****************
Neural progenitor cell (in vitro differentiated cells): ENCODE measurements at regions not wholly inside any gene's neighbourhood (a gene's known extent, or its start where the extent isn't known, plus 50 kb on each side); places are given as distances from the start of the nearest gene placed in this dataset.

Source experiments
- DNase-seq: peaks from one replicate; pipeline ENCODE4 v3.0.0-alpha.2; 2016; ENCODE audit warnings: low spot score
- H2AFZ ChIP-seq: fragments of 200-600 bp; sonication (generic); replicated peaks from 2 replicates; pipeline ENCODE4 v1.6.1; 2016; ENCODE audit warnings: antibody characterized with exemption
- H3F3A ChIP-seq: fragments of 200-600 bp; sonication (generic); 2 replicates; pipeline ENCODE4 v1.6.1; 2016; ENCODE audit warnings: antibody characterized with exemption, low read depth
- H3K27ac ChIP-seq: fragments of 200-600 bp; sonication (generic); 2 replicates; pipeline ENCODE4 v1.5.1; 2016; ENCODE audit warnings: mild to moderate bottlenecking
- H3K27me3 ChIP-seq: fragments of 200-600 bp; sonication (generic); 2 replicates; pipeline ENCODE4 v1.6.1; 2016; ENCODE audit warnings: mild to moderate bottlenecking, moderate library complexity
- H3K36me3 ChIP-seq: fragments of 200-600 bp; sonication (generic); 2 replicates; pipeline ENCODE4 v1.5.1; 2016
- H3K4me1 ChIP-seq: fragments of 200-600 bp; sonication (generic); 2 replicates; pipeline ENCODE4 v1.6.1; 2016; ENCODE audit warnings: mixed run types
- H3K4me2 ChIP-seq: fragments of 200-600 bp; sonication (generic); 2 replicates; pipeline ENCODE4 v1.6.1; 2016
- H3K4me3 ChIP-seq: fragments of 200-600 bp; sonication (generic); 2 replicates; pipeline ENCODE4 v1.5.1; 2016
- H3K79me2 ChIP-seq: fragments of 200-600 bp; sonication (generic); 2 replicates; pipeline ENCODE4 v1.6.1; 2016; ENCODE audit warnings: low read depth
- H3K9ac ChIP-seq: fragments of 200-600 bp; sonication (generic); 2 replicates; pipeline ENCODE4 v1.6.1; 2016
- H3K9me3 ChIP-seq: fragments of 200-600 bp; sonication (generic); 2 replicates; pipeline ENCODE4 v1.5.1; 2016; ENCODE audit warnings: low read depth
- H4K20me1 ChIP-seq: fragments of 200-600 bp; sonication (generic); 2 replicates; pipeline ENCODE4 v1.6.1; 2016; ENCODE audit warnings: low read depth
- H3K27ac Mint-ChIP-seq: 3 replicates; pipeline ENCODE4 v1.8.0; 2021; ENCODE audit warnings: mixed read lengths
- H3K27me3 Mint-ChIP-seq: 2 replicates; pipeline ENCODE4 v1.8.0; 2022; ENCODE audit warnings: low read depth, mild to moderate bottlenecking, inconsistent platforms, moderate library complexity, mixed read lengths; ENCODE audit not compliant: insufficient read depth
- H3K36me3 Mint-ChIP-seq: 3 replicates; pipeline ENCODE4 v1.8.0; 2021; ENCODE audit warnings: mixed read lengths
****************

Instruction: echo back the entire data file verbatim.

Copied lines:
Neural progenitor cell (in vitro differentiated cells): ENCODE measurements at regions not wholly inside any gene's neighbourhood (a gene's known extent, or its start where the extent isn't known, plus 50 kb on each side); places are given as distances from the start of the nearest gene placed in this dataset.

Source experiments
- DNase-seq: peaks from one replicate; pipeline ENCODE4 v3.0.0-alpha.2; 2016; ENCODE audit warnings: low spot score
- H2AFZ ChIP-seq: fragments of 200-600 bp; sonication (generic); replicated peaks from 2 replicates; pipeline ENCODE4 v1.6.1; 2016; ENCODE audit warnings: antibody characterized with exemption
- H3F3A ChIP-seq: fragments of 200-600 bp; sonication (generic); 2 replicates; pipeline ENCODE4 v1.6.1; 2016; ENCODE audit warnings: antibody characterized with exemption, low read depth
- H3K27ac ChIP-seq: fragments of 200-600 bp; sonication (generic); 2 replicates; pipeline ENCODE4 v1.5.1; 2016; ENCODE audit warnings: mild to moderate bottlenecking
- H3K27me3 ChIP-seq: fragments of 200-600 bp; sonication (generic); 2 replicates; pipeline ENCODE4 v1.6.1; 2016; ENCODE audit warnings: mild to moderate bottlenecking, moderate library complexity
- H3K36me3 ChIP-seq: fragments of 200-600 bp; sonication (generic); 2 replicates; pipeline ENCODE4 v1.5.1; 2016
- H3K4me1 ChIP-seq: fragments of 200-600 bp; sonication (generic); 2 replicates; pipeline ENCODE4 v1.6.1; 2016; ENCODE audit warnings: mixed run types
- H3K4me2 ChIP-seq: fragments of 200-600 bp; sonication (generic); 2 replicates; pipeline ENCODE4 v1.6.1; 2016
- H3K4me3 ChIP-seq: fragments of 200-600 bp; sonication (generic); 2 replicates; pipeline ENCODE4 v1.5.1; 2016
- H3K79me2 ChIP-seq: fragments of 200-600 bp; sonication (generic); 2 replicates; pipeline ENCODE4 v1.6.1; 2016; ENCODE audit warnings: low read depth
- H3K9ac ChIP-seq: fragments of 200-600 bp; sonication (generic); 2 replicates; pipeline ENCODE4 v1.6.1; 2016
- H3K9me3 ChIP-seq: fragments of 200-600 bp; sonication (generic); 2 replicates; pipeline ENCODE4 v1.5.1; 2016; ENCODE audit warnings: low read depth
- H4K20me1 ChIP-seq: fragments of 200-600 bp; sonication (generic); 2 replicates; pipeline ENCODE4 v1.6.1; 2016; ENCODE audit warnings: low read depth
- H3K27ac Mint-ChIP-seq: 3 replicates; pipeline ENCODE4 v1.8.0; 2021; ENCODE audit warnings: mixed read lengths
- H3K27me3 Mint-ChIP-seq: 2 replicates; pipeline ENCODE4 v1.8.0; 2022; ENCODE audit warnings: low read depth, mild to moderate bottlenecking, inconsistent platforms, moderate library complexity, mixed read lengths; ENCODE audit not compliant: insufficient read depth
- H3K36me3 Mint-ChIP-seq: 3 replicates; pipeline ENCODE4 v1.8.0; 2021; ENCODE audit warnings: mixed read lengths